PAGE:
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FBMA OKs Turkey Creek speed sign

The Farragut Board of Mayor and Aldermen voted to increase signage at the intersection of Turkey Creek Road and Red Mill Lane after discussing the results of the Turkey Creek Road Speed Study and Sight Distance at its regularly scheduled meeting Thursday, Dec. 9.

The Board voted unanimously (4-0) to install an automated, illuminated “vehicles entering roadway” sign for westbound Turkey Creek Road motorists as they approach Red Mill Lane, even though Darryl Smith, town engineer, did not find it necessary in the study.

“On Turkey Creek approaching Red Mill Lane we found an eighty-fifth percentile speed of forty-six mph in a forty mph zone. I do not consider this to be a significant speeding problem,” Smith said. “We also measured the sight distance at Red Mill, and found an estimated four hundred-fifty feet, which is adequate. Because of the topography and a retaining wall to the east, people tend to pull up closer from Red Mill to the intersection before stopping, which gives a more realistic sight distance of roughly five hundred fifty feet.”

Smith told the Board a sign could be considered, which would cost about $7,000, “but my belief at this time is it is adequately signed, and I would want you to take that into consideration when deciding whether or not to do the sign.”

Capt. Ben Harkins, of the Knox County Sheriff’s office, said, “I use that road almost daily, and I do believe there is adequate sight distance to make the turn from Red Mill. It’s not a serious problem if you look both ways.”

The mayor said, “Randy Stevens and his wife asked us to look at the intersection after her son, his stepson, was killed. I would rather err on the side of being overly cautious in installing a warning sign.”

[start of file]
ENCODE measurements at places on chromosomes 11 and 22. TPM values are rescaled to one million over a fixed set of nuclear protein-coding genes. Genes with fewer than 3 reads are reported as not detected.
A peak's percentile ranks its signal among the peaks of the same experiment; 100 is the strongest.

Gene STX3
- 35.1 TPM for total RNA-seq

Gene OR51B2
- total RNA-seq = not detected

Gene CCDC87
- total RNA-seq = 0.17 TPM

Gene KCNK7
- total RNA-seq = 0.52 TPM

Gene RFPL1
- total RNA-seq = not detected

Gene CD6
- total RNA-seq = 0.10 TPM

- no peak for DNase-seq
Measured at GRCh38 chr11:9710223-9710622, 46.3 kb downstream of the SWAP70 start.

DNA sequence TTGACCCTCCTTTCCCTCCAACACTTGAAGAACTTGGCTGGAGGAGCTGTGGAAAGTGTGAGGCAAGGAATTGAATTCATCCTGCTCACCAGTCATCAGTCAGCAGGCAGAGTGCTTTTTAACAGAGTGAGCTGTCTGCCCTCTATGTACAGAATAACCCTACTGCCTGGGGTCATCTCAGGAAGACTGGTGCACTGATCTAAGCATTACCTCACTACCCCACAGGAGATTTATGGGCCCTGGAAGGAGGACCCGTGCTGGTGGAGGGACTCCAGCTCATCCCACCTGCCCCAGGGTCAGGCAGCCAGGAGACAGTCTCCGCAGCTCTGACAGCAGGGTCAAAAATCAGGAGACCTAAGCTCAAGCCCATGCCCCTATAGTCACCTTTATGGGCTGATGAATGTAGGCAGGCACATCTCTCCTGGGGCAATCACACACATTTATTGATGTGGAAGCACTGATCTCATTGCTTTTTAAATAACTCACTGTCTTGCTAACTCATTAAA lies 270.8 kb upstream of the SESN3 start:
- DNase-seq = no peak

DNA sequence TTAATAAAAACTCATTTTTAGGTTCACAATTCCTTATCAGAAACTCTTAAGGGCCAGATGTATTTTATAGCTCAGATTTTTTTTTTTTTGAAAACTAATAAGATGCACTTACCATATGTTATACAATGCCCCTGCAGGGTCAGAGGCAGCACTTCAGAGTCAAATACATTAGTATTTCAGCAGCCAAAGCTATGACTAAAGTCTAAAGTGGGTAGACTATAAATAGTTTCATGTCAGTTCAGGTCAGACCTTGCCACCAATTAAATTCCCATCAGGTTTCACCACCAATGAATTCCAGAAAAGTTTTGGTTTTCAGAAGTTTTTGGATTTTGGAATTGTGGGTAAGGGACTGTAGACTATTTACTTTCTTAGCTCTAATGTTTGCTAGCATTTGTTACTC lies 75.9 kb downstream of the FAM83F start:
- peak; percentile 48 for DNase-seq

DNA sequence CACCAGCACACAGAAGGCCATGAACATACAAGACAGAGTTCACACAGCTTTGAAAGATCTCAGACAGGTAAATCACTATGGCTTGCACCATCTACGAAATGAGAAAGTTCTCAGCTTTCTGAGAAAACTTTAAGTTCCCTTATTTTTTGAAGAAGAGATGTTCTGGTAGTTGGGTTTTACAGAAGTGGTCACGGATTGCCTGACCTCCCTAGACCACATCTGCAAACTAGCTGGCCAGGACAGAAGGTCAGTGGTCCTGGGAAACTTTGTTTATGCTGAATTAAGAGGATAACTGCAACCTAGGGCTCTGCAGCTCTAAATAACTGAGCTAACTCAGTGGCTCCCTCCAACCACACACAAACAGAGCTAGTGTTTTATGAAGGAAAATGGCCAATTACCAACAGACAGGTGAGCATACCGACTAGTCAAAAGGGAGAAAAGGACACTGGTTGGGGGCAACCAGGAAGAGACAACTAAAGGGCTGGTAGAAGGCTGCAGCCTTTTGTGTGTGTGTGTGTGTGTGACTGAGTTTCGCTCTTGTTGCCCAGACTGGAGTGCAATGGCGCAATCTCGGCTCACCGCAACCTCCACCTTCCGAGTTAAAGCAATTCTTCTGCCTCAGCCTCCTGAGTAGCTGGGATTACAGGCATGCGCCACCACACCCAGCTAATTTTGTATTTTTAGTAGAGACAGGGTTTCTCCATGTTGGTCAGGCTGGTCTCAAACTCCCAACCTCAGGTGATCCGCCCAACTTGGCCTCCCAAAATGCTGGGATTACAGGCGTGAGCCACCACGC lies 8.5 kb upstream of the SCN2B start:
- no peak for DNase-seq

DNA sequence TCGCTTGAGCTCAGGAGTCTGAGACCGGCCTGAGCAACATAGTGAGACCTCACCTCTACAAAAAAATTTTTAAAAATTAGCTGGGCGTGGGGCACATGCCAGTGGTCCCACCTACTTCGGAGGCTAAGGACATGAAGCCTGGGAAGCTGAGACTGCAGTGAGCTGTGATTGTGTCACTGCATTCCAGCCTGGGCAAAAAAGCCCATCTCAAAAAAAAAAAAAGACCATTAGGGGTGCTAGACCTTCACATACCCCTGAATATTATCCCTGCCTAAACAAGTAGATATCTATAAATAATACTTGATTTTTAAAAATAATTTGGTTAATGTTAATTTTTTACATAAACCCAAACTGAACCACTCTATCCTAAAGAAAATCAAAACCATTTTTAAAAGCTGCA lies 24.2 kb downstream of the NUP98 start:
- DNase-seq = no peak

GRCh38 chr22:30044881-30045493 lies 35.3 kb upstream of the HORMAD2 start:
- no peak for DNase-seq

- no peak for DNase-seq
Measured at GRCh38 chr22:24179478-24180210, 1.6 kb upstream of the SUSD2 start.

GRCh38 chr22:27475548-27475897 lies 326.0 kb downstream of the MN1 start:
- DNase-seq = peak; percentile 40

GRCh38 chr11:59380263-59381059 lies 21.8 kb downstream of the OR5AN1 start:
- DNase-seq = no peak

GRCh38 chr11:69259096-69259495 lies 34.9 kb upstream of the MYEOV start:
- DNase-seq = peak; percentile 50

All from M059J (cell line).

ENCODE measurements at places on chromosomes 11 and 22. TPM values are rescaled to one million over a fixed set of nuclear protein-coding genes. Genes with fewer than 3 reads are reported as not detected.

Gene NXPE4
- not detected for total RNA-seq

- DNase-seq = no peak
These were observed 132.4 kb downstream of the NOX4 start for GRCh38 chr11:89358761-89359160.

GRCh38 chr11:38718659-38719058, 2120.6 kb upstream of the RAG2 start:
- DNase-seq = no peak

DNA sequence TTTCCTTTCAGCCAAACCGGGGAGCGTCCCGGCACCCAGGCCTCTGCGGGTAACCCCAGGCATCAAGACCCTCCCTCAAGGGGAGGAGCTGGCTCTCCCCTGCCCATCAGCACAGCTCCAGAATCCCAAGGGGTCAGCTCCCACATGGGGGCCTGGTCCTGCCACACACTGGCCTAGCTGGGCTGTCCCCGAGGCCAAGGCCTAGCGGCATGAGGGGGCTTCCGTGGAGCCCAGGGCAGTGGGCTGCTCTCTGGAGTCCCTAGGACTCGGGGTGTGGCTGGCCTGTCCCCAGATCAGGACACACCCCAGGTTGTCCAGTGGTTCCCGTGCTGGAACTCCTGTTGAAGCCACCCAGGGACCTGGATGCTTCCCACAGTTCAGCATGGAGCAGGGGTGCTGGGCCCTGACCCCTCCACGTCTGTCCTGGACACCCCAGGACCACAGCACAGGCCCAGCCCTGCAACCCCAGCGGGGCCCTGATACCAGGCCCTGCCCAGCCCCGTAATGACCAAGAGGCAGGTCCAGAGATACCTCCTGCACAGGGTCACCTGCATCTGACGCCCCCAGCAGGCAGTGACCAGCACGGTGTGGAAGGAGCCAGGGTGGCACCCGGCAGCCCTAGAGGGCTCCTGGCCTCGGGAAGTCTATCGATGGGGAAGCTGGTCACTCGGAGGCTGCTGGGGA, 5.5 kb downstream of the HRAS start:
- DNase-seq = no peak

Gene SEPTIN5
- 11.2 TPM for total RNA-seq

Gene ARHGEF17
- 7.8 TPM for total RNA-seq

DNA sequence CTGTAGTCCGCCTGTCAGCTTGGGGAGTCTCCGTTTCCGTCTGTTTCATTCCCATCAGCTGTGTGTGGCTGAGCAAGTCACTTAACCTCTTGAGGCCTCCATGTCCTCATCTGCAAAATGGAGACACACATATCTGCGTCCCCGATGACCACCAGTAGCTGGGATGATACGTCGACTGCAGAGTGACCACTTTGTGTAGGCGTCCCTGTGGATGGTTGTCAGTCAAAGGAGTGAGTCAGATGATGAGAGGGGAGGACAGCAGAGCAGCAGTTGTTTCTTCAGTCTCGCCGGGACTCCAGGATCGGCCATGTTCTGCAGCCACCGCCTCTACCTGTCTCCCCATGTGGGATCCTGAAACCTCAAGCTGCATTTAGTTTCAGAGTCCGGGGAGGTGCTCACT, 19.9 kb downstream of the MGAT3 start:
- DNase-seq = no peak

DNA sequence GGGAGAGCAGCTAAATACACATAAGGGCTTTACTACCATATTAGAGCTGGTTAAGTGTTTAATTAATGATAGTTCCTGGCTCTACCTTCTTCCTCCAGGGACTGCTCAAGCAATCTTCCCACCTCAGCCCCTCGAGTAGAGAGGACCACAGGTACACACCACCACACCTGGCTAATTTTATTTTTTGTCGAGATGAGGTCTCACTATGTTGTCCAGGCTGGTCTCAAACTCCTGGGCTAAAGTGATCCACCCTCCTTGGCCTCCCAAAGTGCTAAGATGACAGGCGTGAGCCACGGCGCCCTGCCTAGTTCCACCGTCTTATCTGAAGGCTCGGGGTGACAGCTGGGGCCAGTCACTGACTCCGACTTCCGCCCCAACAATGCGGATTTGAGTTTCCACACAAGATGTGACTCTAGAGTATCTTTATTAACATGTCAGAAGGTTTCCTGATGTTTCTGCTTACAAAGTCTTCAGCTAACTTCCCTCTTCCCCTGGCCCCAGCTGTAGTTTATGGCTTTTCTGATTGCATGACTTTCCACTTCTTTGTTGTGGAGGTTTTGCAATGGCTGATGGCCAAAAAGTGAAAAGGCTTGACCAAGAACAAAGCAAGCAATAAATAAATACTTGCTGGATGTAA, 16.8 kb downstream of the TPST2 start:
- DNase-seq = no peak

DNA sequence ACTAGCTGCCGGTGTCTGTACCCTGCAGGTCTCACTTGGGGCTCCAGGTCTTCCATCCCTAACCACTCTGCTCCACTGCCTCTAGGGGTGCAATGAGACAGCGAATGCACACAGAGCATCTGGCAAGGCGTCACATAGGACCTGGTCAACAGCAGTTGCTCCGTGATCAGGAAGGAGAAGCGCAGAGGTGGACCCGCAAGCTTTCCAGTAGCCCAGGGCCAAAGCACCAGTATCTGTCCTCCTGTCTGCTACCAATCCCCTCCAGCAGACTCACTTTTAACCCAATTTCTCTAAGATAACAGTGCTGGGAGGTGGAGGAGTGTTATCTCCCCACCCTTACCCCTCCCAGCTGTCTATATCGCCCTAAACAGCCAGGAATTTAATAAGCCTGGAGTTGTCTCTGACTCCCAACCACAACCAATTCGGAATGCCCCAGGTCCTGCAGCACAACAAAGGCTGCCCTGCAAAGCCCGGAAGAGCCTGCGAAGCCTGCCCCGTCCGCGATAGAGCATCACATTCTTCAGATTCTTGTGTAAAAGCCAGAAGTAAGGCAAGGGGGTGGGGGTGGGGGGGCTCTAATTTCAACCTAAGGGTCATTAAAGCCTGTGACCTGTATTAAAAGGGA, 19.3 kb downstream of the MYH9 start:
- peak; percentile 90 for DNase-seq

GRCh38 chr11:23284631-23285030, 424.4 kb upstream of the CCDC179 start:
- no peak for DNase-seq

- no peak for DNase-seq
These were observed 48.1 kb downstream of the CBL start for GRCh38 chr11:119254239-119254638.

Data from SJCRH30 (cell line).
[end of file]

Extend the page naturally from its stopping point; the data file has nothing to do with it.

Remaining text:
Vice Mayor Mike Haynes added, “It probably is technically adequate, but if a sign saves one person, it would be worth it.”

Smith said, “The other area we looked at [in the study] was around the west entrance to Anchor Park, where the eighty-fifth percentile speed is about fifty-two mph.

“This is a more significant speeding problem that requires greater enforcement,” he said.

The sheriff’s department did set up a period of traffic enforcement on Turkey Creek after the tragedy, but did not find significant speeding problems from the radar, Harkins said. “We only issued six citations in several days. We patrolled for several days after school, from late afternoon to early evening.” He added, “We do have plans in the near future to monitor traffic in the morning.”

Sgt. Roger Sexton, KCSD traffic division, said, “Our experience in monitoring Turkey Creek was similar to Smith’s report. We didn’t find any cars speeding at the Red Mill intersection. We issued the citations when we moved closer to the park.” He added, “the speeds were between fifty to fifty-five mph.”

The mayor decided to have an open forum the first meeting of each quarter to discuss speeding problems in the town. Harkins agreed to attend the meetings.

The annual Comprehensive Financial Report for the fiscal year ending June 30 was presented to the Board. The independent auditor’s report, conducted by Ingram, Overholt, & Bean, P.C., found the financial statements in the report “to end in conformity with accounting principles generally accepted by the United States of America.” Auditor Bob Bean said, “In layman’s terms, it was a clean audit report with no qualifications or exceptions. It was a smooth audit.”

Ford said, “the town is in great financial shape and debt-free.”

In the mayor’s report, Haynes congratulated Ford on his election to the National League of Cities Board of Directors for

a two-year term recently

at the national meeting in Indianapolis, Ind. Ford said, “It is indeed an honor to represent the town of Farragut and the state of Tennessee.”


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